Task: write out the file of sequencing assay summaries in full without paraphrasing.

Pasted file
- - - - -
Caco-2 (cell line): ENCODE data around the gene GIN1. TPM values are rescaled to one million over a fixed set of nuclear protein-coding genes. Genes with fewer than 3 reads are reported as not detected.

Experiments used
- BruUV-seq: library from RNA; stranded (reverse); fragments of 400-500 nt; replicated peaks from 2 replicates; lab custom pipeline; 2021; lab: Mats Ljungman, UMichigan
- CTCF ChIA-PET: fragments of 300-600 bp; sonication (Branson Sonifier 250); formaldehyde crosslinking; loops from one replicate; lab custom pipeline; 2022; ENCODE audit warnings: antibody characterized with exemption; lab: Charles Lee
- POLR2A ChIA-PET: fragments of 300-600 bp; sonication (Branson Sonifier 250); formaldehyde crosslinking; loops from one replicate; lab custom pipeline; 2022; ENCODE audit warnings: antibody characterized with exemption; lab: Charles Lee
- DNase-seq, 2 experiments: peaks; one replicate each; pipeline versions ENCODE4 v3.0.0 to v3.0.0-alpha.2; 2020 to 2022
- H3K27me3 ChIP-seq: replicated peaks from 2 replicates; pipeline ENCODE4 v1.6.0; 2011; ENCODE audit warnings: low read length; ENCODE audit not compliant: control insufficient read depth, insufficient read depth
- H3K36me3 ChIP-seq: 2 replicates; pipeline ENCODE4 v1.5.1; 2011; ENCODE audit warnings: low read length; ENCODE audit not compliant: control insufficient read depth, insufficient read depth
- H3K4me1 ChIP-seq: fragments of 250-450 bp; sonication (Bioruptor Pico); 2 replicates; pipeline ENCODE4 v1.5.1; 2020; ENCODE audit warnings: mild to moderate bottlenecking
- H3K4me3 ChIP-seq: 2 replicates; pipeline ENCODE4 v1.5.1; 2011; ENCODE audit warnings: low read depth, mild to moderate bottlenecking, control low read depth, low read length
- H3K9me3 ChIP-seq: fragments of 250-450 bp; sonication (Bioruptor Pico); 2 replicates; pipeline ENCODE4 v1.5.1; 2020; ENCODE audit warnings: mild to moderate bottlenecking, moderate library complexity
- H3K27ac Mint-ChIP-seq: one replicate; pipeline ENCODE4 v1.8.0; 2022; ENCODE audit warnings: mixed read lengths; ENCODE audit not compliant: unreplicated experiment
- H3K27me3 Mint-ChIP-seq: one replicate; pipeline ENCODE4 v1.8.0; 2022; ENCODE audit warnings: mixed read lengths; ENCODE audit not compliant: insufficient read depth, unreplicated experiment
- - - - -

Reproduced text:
Caco-2 (cell line): ENCODE data around the gene GIN1. TPM values are rescaled to one million over a fixed set of nuclear protein-coding genes. Genes with fewer than 3 reads are reported as not detected.

Experiments used
- BruUV-seq: library from RNA; stranded (reverse); fragments of 400-500 nt; replicated peaks from 2 replicates; lab custom pipeline; 2021; lab: Mats Ljungman, UMichigan
- CTCF ChIA-PET: fragments of 300-600 bp; sonication (Branson Sonifier 250); formaldehyde crosslinking; loops from one replicate; lab custom pipeline; 2022; ENCODE audit warnings: antibody characterized with exemption; lab: Charles Lee
- POLR2A ChIA-PET: fragments of 300-600 bp; sonication (Branson Sonifier 250); formaldehyde crosslinking; loops from one replicate; lab custom pipeline; 2022; ENCODE audit warnings: antibody characterized with exemption; lab: Charles Lee
- DNase-seq, 2 experiments: peaks; one replicate each; pipeline versions ENCODE4 v3.0.0 to v3.0.0-alpha.2; 2020 to 2022
- H3K27me3 ChIP-seq: replicated peaks from 2 replicates; pipeline ENCODE4 v1.6.0; 2011; ENCODE audit warnings: low read length; ENCODE audit not compliant: control insufficient read depth, insufficient read depth
- H3K36me3 ChIP-seq: 2 replicates; pipeline ENCODE4 v1.5.1; 2011; ENCODE audit warnings: low read length; ENCODE audit not compliant: control insufficient read depth, insufficient read depth
- H3K4me1 ChIP-seq: fragments of 250-450 bp; sonication (Bioruptor Pico); 2 replicates; pipeline ENCODE4 v1.5.1; 2020; ENCODE audit warnings: mild to moderate bottlenecking
- H3K4me3 ChIP-seq: 2 replicates; pipeline ENCODE4 v1.5.1; 2011; ENCODE audit warnings: low read depth, mild to moderate bottlenecking, control low read depth, low read length
- H3K9me3 ChIP-seq: fragments of 250-450 bp; sonication (Bioruptor Pico); 2 replicates; pipeline ENCODE4 v1.5.1; 2020; ENCODE audit warnings: mild to moderate bottlenecking, moderate library complexity
- H3K27ac Mint-ChIP-seq: one replicate; pipeline ENCODE4 v1.8.0; 2022; ENCODE audit warnings: mixed read lengths; ENCODE audit not compliant: unreplicated experiment
- H3K27me3 Mint-ChIP-seq: one replicate; pipeline ENCODE4 v1.8.0; 2022; ENCODE audit warnings: mixed read lengths; ENCODE audit not compliant: insufficient read depth, unreplicated experiment